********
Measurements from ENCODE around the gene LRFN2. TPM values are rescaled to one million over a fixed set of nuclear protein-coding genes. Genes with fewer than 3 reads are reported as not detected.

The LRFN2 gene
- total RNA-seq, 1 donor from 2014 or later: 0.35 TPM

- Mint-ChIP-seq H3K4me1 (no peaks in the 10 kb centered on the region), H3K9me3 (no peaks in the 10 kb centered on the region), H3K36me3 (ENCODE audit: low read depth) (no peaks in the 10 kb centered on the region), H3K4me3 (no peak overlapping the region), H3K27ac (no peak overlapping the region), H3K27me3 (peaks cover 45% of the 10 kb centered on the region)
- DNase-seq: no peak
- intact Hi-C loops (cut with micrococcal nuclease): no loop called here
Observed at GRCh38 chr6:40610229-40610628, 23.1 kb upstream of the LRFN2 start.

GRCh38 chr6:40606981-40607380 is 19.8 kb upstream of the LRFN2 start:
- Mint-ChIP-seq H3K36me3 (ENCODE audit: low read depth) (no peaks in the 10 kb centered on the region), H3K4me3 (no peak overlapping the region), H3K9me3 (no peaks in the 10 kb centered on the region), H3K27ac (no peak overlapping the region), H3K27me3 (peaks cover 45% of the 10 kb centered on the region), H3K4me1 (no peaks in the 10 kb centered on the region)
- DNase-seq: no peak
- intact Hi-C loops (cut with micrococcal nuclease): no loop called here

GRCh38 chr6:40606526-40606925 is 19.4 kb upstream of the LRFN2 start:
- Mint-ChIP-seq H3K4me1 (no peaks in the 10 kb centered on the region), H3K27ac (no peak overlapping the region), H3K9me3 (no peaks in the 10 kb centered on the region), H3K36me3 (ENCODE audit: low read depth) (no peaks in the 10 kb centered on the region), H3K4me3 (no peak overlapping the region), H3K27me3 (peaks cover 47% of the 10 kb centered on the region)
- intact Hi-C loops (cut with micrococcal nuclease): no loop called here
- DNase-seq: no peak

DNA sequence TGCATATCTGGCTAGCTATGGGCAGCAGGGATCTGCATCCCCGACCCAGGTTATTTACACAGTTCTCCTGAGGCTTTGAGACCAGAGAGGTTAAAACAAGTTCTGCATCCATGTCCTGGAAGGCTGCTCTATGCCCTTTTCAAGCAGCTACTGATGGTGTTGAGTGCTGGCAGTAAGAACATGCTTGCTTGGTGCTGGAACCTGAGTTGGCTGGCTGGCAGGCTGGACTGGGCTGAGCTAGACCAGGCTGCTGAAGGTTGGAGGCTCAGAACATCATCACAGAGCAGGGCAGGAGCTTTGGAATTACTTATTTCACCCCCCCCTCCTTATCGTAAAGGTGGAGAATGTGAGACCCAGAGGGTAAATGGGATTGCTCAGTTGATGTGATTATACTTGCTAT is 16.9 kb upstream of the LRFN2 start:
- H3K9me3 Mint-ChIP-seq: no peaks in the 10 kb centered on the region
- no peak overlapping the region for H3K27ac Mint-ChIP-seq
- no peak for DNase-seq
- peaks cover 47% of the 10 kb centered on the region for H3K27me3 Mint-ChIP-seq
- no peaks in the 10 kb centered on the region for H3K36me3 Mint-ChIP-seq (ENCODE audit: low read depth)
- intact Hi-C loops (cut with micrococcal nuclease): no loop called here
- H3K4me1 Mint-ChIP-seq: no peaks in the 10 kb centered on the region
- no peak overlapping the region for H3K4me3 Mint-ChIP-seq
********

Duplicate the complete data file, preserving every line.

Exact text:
Measurements from ENCODE around the gene LRFN2. TPM values are rescaled to one million over a fixed set of nuclear protein-coding genes. Genes with fewer than 3 reads are reported as not detected.

The LRFN2 gene
- total RNA-seq, 1 donor from 2014 or later: 0.35 TPM

- Mint-ChIP-seq H3K4me1 (no peaks in the 10 kb centered on the region), H3K9me3 (no peaks in the 10 kb centered on the region), H3K36me3 (ENCODE audit: low read depth) (no peaks in the 10 kb centered on the region), H3K4me3 (no peak overlapping the region), H3K27ac (no peak overlapping the region), H3K27me3 (peaks cover 45% of the 10 kb centered on the region)
- DNase-seq: no peak
- intact Hi-C loops (cut with micrococcal nuclease): no loop called here
Observed at GRCh38 chr6:40610229-40610628, 23.1 kb upstream of the LRFN2 start.

GRCh38 chr6:40606981-40607380 is 19.8 kb upstream of the LRFN2 start:
- Mint-ChIP-seq H3K36me3 (ENCODE audit: low read depth) (no peaks in the 10 kb centered on the region), H3K4me3 (no peak overlapping the region), H3K9me3 (no peaks in the 10 kb centered on the region), H3K27ac (no peak overlapping the region), H3K27me3 (peaks cover 45% of the 10 kb centered on the region), H3K4me1 (no peaks in the 10 kb centered on the region)
- DNase-seq: no peak
- intact Hi-C loops (cut with micrococcal nuclease): no loop called here

GRCh38 chr6:40606526-40606925 is 19.4 kb upstream of the LRFN2 start:
- Mint-ChIP-seq H3K4me1 (no peaks in the 10 kb centered on the region), H3K27ac (no peak overlapping the region), H3K9me3 (no peaks in the 10 kb centered on the region), H3K36me3 (ENCODE audit: low read depth) (no peaks in the 10 kb centered on the region), H3K4me3 (no peak overlapping the region), H3K27me3 (peaks cover 47% of the 10 kb centered on the region)
- intact Hi-C loops (cut with micrococcal nuclease): no loop called here
- DNase-seq: no peak

DNA sequence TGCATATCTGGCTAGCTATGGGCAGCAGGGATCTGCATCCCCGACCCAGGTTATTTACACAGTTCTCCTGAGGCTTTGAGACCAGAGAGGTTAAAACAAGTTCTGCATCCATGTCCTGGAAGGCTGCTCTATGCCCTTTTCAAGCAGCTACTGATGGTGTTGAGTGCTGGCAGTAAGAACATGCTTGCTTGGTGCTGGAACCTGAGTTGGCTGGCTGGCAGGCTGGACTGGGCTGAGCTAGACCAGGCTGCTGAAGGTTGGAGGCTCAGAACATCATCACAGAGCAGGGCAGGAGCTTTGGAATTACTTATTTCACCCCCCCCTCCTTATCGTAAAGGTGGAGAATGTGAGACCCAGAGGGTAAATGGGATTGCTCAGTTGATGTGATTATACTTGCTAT is 16.9 kb upstream of the LRFN2 start:
- H3K9me3 Mint-ChIP-seq: no peaks in the 10 kb centered on the region
- no peak overlapping the region for H3K27ac Mint-ChIP-seq
- no peak for DNase-seq
- peaks cover 47% of the 10 kb centered on the region for H3K27me3 Mint-ChIP-seq
- no peaks in the 10 kb centered on the region for H3K36me3 Mint-ChIP-seq (ENCODE audit: low read depth)
- intact Hi-C loops (cut with micrococcal nuclease): no loop called here
- H3K4me1 Mint-ChIP-seq: no peaks in the 10 kb centered on the region
- no peak overlapping the region for H3K4me3 Mint-ChIP-seq